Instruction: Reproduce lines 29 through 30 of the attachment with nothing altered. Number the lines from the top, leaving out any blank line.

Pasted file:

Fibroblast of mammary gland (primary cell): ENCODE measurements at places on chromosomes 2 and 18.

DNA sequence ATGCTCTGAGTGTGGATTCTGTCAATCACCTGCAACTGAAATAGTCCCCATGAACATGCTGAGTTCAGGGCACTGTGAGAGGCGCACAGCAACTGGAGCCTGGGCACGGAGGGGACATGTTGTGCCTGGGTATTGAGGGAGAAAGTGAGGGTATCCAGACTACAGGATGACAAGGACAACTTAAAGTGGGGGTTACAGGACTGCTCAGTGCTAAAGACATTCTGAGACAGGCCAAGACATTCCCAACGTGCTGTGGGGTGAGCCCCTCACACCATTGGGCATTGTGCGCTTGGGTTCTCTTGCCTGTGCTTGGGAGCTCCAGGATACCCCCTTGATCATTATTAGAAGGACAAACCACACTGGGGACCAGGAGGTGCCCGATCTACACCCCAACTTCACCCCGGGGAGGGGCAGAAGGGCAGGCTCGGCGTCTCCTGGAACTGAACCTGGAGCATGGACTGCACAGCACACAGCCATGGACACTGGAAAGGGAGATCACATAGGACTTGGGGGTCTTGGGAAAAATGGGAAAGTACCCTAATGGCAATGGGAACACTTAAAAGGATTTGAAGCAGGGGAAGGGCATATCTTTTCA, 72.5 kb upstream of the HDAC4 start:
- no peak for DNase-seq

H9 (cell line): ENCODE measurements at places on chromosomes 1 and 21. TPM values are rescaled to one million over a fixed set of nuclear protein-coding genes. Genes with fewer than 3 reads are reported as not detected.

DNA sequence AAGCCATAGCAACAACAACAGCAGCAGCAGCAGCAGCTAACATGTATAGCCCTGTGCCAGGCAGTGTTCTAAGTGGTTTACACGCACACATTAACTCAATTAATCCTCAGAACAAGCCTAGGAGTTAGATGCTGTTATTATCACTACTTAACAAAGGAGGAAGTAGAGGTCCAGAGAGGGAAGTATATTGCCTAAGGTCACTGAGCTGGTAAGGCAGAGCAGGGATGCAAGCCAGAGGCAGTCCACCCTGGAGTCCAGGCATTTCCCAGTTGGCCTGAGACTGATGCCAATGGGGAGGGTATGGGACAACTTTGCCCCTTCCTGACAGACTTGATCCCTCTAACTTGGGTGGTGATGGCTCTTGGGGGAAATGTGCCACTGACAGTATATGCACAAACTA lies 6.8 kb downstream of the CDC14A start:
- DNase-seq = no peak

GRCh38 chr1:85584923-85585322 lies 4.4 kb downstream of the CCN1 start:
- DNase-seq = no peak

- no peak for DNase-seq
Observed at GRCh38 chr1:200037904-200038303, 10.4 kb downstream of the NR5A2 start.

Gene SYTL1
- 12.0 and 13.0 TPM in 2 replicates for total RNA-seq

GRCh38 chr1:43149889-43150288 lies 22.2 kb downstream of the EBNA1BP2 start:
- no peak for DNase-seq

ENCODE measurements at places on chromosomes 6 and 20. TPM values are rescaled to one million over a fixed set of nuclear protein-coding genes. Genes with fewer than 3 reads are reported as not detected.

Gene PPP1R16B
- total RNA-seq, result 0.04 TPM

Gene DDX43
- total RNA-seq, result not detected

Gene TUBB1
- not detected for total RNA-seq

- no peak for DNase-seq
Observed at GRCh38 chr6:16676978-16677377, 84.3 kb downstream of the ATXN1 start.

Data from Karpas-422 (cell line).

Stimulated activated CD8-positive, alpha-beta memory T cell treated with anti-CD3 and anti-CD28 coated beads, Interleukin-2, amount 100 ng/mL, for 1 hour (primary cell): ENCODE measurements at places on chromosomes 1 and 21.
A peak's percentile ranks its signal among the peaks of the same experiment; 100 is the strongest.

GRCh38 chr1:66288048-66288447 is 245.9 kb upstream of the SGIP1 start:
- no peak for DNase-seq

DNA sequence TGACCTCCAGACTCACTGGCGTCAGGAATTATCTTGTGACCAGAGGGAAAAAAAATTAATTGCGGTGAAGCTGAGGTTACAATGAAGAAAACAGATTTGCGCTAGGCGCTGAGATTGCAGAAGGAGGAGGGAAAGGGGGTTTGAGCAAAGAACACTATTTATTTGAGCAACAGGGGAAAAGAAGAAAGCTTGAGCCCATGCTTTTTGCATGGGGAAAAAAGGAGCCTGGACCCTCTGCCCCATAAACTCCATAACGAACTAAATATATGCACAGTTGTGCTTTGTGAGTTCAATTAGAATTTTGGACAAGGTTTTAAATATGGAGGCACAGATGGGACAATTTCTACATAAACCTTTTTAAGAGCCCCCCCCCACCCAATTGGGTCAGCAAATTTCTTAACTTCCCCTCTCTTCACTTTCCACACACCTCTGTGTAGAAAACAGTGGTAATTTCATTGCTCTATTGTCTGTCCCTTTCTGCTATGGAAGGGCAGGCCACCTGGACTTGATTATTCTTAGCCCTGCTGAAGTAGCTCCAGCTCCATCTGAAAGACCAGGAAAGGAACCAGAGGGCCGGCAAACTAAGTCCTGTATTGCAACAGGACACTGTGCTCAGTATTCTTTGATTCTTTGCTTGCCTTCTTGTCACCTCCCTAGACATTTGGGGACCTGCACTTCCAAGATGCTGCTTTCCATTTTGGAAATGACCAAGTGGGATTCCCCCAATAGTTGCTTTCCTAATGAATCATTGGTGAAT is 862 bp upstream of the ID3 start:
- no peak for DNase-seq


DNA sequence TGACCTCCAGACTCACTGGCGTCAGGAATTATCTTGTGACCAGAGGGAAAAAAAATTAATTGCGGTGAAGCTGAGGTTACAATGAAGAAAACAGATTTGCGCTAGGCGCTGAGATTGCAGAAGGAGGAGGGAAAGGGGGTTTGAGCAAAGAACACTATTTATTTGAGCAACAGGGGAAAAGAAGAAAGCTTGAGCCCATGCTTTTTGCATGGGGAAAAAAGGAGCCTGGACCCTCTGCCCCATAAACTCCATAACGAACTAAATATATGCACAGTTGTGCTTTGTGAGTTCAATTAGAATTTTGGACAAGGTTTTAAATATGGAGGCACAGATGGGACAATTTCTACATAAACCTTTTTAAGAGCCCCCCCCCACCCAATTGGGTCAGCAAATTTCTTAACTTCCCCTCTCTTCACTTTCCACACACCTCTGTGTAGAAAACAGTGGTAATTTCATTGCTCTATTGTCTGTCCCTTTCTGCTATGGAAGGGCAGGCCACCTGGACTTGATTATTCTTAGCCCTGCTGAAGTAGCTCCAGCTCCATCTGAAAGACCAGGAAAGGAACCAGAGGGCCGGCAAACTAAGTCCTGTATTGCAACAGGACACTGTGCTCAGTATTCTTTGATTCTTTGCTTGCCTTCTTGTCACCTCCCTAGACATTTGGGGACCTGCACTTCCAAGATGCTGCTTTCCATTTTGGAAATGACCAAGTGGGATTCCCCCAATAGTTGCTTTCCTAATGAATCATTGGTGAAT is 862 bp upstream of the ID3 start:
- no peak for DNase-seq